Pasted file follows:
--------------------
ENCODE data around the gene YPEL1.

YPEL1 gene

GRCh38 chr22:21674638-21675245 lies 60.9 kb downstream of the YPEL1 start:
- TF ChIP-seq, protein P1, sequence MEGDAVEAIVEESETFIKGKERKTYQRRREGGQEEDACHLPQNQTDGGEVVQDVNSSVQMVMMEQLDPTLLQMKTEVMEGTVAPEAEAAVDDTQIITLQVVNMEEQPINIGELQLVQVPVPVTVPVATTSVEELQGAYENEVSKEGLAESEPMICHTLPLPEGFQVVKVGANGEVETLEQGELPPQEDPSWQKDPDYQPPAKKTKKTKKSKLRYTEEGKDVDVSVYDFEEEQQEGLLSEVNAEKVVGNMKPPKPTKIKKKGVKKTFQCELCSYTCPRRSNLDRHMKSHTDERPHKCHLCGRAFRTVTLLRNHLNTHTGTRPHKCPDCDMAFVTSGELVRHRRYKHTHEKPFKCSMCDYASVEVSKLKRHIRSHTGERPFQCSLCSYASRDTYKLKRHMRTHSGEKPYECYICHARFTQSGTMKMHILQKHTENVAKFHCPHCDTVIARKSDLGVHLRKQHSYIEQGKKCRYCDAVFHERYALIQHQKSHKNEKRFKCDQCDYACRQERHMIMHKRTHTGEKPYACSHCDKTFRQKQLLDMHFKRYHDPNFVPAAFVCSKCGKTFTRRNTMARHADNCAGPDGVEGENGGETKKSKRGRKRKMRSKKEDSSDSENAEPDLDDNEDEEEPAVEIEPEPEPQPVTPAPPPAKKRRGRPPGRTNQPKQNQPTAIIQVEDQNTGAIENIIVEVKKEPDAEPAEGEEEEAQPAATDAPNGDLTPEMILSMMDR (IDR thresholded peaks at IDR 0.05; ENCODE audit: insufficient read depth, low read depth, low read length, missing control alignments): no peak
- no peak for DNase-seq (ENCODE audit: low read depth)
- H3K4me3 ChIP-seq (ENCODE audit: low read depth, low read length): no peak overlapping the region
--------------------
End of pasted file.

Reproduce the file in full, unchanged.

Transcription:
ENCODE data around the gene YPEL1.

YPEL1 gene

GRCh38 chr22:21674638-21675245 lies 60.9 kb downstream of the YPEL1 start:
- TF ChIP-seq, protein P1, sequence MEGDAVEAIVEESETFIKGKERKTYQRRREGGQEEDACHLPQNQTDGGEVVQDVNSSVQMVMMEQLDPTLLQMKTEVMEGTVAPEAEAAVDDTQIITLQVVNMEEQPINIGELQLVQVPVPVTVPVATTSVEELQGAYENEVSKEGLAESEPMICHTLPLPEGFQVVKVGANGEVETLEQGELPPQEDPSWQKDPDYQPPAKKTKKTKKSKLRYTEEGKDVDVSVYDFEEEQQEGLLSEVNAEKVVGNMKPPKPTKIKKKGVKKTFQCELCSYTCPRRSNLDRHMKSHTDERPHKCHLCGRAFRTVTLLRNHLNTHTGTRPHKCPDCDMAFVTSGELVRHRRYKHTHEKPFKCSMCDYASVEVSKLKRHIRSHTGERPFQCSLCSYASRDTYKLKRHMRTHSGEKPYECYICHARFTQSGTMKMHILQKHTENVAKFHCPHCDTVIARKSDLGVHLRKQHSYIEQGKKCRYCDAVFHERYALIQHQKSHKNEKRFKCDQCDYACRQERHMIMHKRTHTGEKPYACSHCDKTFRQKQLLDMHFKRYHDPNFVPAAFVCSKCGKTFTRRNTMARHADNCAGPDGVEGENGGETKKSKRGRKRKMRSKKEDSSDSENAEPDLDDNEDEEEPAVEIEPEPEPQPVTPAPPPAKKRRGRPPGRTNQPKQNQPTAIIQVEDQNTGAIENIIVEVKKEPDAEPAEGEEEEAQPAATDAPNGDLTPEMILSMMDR (IDR thresholded peaks at IDR 0.05; ENCODE audit: insufficient read depth, low read depth, low read length, missing control alignments): no peak
- no peak for DNase-seq (ENCODE audit: low read depth)
- H3K4me3 ChIP-seq (ENCODE audit: low read depth, low read length): no peak overlapping the region